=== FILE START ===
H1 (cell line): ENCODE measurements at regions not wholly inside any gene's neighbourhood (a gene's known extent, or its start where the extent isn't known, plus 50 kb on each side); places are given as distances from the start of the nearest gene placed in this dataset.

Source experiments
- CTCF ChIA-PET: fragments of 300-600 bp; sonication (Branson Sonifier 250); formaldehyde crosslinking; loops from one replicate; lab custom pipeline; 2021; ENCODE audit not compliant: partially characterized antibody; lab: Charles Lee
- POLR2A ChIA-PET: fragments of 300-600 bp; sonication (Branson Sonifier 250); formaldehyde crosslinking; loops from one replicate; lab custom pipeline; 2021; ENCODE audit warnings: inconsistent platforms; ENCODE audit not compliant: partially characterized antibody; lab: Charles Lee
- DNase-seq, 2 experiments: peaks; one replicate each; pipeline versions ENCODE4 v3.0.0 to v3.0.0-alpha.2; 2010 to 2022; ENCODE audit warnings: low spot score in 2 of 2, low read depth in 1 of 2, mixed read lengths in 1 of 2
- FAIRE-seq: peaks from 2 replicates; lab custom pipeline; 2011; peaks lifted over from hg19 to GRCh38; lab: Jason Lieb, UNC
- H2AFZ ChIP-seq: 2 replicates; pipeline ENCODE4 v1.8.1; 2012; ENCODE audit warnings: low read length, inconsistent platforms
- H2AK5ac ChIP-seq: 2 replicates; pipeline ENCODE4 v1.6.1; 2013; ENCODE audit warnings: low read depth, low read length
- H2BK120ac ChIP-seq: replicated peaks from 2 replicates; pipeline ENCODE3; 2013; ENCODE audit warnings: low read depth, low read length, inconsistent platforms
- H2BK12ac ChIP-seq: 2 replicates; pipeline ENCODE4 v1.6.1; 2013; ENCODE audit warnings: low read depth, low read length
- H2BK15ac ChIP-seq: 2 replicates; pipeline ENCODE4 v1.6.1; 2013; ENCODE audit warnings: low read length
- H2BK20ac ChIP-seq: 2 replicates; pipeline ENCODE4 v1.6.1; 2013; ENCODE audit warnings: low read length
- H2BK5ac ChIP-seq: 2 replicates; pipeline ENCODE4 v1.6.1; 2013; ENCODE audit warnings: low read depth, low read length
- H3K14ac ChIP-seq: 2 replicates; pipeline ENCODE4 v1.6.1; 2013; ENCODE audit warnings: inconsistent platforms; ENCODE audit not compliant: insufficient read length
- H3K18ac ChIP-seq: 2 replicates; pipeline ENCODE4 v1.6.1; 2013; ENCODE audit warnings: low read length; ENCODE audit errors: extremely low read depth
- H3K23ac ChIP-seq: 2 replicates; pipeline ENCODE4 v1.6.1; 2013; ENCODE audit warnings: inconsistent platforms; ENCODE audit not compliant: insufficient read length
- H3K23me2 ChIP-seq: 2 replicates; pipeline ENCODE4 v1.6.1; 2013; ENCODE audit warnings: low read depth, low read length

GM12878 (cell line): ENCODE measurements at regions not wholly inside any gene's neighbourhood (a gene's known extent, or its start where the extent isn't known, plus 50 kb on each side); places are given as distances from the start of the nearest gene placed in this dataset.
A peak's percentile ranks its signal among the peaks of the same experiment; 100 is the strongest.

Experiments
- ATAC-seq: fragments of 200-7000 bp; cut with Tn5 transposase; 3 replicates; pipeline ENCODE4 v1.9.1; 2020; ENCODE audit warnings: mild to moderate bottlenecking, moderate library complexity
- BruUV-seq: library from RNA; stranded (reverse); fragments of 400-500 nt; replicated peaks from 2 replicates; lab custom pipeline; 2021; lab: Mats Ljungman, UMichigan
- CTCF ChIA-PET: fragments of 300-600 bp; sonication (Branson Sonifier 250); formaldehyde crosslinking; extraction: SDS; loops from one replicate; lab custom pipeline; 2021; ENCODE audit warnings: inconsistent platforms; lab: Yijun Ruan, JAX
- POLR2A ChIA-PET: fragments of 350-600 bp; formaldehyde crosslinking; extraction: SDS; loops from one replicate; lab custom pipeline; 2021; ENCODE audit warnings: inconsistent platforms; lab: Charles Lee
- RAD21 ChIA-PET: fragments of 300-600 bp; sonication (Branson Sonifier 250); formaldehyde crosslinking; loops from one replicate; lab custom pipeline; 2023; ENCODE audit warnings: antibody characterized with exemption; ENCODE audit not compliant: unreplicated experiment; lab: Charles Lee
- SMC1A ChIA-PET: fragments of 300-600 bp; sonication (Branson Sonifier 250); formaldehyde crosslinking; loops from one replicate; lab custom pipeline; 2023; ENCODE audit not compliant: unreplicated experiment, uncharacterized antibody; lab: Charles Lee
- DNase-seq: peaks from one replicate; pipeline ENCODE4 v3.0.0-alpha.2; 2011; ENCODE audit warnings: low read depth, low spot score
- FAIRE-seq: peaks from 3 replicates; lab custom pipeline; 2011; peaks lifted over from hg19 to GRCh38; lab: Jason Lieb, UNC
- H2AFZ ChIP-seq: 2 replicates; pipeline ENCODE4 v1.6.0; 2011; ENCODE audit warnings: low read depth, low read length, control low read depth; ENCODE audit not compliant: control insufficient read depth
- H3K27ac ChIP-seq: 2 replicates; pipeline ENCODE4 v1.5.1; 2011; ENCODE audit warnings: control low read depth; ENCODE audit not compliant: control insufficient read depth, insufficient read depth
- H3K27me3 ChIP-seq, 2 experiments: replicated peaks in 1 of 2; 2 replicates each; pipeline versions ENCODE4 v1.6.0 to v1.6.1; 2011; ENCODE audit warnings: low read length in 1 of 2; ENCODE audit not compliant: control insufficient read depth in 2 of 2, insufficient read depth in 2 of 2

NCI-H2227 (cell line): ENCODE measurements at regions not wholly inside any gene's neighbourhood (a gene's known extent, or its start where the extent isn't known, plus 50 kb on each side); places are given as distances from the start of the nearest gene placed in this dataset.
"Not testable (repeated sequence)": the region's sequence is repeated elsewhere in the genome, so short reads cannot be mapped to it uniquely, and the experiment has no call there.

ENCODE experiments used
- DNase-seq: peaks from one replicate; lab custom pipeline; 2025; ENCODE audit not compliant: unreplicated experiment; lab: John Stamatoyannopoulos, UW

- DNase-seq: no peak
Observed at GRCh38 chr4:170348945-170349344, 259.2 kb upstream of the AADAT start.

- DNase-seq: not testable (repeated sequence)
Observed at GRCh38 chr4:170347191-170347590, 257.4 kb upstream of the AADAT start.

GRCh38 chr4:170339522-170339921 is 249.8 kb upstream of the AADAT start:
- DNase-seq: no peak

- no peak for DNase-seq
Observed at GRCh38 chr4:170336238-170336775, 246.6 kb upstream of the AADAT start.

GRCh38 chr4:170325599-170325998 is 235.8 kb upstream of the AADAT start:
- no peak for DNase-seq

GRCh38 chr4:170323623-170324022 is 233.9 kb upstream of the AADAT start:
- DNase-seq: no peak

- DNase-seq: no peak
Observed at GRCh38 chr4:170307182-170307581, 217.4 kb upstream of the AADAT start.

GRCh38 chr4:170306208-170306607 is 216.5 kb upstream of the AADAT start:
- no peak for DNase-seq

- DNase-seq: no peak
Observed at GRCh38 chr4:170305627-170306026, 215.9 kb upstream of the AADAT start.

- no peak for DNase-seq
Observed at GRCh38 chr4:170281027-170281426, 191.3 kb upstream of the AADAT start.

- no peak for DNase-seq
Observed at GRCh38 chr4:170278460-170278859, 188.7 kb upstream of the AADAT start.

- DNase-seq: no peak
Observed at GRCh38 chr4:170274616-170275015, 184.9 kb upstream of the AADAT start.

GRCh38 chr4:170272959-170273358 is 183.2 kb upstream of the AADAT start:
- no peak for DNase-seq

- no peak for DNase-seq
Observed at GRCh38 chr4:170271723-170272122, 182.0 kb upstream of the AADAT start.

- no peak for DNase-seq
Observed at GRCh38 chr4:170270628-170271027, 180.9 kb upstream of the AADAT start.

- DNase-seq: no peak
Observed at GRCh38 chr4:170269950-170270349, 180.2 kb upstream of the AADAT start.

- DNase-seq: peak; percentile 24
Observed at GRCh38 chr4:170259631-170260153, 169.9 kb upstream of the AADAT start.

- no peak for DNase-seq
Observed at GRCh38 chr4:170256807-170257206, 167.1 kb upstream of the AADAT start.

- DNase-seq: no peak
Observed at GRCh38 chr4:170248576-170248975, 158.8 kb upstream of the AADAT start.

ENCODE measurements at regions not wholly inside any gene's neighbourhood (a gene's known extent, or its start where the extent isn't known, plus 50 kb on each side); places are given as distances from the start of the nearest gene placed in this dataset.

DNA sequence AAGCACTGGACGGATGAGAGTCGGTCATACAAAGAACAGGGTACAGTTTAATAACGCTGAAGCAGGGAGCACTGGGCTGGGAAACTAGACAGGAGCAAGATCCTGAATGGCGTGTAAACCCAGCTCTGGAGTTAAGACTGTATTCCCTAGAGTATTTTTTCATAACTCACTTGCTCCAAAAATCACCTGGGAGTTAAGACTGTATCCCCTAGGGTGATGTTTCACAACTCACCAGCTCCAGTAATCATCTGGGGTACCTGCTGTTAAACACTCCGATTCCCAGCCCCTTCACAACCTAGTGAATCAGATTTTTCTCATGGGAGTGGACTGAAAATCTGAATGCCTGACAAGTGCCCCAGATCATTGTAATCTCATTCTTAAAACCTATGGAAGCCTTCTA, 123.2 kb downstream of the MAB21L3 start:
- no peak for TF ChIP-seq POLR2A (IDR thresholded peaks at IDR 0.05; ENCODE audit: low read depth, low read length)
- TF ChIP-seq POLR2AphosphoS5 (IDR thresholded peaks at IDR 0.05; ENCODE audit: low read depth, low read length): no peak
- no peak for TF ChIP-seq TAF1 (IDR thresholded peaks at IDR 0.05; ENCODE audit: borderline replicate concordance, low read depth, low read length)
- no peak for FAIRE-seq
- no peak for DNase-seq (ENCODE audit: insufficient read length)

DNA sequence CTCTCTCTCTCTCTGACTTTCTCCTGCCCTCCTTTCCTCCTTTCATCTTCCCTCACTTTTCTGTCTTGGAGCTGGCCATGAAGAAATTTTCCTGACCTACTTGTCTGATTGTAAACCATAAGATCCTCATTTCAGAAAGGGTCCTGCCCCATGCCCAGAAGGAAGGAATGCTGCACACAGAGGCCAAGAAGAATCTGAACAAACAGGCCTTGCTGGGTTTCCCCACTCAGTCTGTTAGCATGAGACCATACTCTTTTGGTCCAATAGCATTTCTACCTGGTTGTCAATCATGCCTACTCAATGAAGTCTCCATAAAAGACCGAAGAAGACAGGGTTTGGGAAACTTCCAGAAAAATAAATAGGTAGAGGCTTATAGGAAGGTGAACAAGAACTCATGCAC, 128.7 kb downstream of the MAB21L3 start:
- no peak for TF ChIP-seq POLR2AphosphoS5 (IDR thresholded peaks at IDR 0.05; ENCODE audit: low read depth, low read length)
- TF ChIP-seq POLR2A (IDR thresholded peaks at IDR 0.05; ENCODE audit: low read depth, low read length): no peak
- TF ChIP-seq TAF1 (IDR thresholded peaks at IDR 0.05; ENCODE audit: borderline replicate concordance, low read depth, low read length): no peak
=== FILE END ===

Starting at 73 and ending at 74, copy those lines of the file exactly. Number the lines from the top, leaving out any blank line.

Observed at GRCh38 chr4:170248576-170248975, 158.8 kb upstream of the AADAT start.

ENCODE measurements at regions not wholly inside any gene's neighbourhood (a gene's known extent, or its start where the extent isn't known, plus 50 kb on each side); places are given as distances from the start of the nearest gene placed in this dataset.